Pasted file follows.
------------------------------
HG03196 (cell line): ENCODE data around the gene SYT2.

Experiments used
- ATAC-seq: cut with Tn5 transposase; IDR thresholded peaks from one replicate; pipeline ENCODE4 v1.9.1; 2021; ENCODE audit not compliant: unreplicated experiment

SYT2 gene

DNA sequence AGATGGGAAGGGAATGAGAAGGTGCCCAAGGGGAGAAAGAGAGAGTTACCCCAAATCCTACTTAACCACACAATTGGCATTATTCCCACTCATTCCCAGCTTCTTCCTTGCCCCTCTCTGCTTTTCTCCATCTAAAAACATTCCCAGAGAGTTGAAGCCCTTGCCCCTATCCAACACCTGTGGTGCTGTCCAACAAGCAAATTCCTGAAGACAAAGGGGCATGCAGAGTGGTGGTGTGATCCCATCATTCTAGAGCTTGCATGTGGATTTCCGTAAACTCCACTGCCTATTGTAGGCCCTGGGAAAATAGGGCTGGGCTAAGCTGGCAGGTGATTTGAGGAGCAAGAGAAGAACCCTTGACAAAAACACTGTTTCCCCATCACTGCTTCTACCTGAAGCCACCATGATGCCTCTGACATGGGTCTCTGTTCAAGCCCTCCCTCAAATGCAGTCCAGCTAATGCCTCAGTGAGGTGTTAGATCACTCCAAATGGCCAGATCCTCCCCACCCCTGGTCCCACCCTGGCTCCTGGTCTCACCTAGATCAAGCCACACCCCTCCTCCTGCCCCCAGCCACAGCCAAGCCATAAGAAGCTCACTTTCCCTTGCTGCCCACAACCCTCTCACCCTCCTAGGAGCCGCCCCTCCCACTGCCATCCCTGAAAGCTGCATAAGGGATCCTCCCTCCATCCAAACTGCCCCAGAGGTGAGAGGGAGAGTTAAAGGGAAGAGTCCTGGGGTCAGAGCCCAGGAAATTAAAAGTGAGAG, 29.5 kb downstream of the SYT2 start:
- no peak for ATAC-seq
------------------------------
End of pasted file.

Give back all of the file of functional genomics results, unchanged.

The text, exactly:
HG03196 (cell line): ENCODE data around the gene SYT2.

Experiments used
- ATAC-seq: cut with Tn5 transposase; IDR thresholded peaks from one replicate; pipeline ENCODE4 v1.9.1; 2021; ENCODE audit not compliant: unreplicated experiment

SYT2 gene

DNA sequence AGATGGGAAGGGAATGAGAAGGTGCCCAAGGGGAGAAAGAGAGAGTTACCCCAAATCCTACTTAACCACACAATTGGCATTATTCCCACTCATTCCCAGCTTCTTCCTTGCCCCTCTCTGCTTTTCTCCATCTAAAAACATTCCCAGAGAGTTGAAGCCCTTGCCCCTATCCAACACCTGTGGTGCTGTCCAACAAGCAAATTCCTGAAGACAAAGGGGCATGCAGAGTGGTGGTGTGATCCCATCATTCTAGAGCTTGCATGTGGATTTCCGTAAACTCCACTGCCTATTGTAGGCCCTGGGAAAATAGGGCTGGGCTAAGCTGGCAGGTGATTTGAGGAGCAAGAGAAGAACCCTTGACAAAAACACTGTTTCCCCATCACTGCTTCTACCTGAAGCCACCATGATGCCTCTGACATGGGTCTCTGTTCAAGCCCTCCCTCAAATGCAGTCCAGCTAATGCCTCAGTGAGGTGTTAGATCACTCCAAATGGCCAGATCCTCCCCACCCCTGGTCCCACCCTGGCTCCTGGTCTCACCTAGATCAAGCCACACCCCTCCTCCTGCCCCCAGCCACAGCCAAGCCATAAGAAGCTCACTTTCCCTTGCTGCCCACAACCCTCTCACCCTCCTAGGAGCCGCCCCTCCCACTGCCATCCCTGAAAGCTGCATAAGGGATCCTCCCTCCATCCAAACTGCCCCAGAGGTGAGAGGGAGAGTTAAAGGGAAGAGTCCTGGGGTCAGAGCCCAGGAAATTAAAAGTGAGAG, 29.5 kb downstream of the SYT2 start:
- no peak for ATAC-seq